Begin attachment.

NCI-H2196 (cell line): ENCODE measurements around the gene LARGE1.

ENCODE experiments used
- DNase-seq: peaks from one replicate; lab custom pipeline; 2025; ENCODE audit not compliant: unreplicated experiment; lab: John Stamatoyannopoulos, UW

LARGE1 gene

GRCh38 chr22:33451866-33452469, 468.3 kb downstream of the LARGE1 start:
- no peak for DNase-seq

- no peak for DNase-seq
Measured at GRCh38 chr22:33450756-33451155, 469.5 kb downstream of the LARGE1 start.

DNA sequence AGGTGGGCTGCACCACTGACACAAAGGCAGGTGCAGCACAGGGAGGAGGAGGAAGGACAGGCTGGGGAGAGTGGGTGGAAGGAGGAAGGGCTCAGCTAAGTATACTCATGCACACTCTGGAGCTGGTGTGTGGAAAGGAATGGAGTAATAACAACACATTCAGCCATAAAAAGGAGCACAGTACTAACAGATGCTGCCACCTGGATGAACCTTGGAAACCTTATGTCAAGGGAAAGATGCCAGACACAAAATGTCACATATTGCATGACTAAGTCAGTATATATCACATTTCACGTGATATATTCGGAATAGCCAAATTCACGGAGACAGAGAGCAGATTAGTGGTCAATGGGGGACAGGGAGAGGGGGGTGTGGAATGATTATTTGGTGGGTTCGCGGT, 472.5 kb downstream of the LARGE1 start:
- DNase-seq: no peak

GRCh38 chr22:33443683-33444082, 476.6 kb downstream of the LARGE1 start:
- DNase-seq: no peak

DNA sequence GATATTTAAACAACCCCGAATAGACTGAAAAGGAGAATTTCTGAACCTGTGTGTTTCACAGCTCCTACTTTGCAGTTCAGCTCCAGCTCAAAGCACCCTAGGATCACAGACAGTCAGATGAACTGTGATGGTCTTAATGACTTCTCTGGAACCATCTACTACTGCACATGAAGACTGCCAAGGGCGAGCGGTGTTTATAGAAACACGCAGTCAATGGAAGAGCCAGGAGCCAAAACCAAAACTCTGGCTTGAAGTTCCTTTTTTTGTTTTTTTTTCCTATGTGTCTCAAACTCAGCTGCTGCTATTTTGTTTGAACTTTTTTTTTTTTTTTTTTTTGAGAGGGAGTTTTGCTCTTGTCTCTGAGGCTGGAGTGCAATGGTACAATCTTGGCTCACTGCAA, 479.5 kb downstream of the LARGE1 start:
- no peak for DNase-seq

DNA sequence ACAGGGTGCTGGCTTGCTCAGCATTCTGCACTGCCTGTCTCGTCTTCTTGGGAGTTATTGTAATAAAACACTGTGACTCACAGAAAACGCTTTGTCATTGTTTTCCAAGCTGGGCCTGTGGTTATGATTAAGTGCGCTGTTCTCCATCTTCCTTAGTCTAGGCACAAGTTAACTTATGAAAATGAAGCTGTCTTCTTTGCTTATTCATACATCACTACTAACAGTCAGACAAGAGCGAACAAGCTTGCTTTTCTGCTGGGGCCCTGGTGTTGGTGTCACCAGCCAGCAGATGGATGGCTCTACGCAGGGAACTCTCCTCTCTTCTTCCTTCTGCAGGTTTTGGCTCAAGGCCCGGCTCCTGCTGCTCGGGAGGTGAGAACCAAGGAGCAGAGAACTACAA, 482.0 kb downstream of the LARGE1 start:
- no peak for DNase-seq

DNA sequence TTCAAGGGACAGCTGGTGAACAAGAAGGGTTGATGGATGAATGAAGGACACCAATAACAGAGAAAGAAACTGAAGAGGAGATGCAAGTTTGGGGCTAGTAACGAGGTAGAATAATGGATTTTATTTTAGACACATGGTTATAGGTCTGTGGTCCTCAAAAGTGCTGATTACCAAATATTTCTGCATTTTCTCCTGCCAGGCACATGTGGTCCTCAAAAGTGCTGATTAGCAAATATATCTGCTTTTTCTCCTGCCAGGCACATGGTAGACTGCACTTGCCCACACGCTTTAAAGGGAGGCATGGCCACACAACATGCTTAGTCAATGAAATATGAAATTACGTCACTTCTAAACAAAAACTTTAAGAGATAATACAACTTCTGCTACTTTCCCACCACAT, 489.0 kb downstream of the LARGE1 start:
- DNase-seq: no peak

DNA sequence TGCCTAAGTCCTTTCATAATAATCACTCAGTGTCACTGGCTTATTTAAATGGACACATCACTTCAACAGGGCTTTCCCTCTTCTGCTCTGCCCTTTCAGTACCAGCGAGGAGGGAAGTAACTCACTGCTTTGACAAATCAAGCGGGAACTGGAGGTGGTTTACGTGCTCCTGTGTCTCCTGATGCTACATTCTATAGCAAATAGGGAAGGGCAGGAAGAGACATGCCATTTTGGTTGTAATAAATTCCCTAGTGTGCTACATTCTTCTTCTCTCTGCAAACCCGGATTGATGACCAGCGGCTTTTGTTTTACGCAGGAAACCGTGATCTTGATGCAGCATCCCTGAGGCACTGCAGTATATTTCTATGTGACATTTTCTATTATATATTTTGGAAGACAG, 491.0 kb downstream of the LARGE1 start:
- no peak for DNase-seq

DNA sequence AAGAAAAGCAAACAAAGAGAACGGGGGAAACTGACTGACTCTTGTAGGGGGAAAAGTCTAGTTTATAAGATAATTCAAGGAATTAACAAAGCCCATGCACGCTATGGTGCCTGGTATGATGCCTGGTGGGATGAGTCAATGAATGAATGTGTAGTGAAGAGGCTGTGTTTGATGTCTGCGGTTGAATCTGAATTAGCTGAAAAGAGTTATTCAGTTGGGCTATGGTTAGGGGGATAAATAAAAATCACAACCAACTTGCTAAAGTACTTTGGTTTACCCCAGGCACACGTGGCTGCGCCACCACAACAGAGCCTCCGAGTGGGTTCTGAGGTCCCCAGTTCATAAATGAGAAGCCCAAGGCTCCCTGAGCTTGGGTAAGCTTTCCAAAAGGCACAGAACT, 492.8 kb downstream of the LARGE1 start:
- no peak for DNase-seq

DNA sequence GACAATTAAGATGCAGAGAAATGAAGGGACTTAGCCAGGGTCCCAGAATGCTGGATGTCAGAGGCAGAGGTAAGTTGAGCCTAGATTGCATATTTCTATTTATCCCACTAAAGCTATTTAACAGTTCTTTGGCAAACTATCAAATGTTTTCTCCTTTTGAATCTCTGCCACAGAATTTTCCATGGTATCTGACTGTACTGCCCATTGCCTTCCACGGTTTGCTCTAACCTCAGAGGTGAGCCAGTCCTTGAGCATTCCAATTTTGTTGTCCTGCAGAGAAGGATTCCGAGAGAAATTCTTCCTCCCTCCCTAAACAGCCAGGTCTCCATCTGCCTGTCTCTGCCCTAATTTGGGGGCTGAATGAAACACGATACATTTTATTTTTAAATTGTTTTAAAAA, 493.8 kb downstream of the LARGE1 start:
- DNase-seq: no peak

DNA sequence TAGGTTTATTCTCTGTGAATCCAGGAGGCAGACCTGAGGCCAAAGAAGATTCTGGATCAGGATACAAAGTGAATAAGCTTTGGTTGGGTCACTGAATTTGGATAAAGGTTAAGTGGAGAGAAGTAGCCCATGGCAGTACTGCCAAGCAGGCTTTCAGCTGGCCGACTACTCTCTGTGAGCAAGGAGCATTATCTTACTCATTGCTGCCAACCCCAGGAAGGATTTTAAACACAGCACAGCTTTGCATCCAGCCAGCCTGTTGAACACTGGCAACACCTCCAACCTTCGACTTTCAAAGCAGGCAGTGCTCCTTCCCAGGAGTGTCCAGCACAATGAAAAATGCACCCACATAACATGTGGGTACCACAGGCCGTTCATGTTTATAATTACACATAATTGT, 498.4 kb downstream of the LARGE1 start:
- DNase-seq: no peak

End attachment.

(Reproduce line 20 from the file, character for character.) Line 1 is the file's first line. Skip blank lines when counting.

- no peak for DNase-seq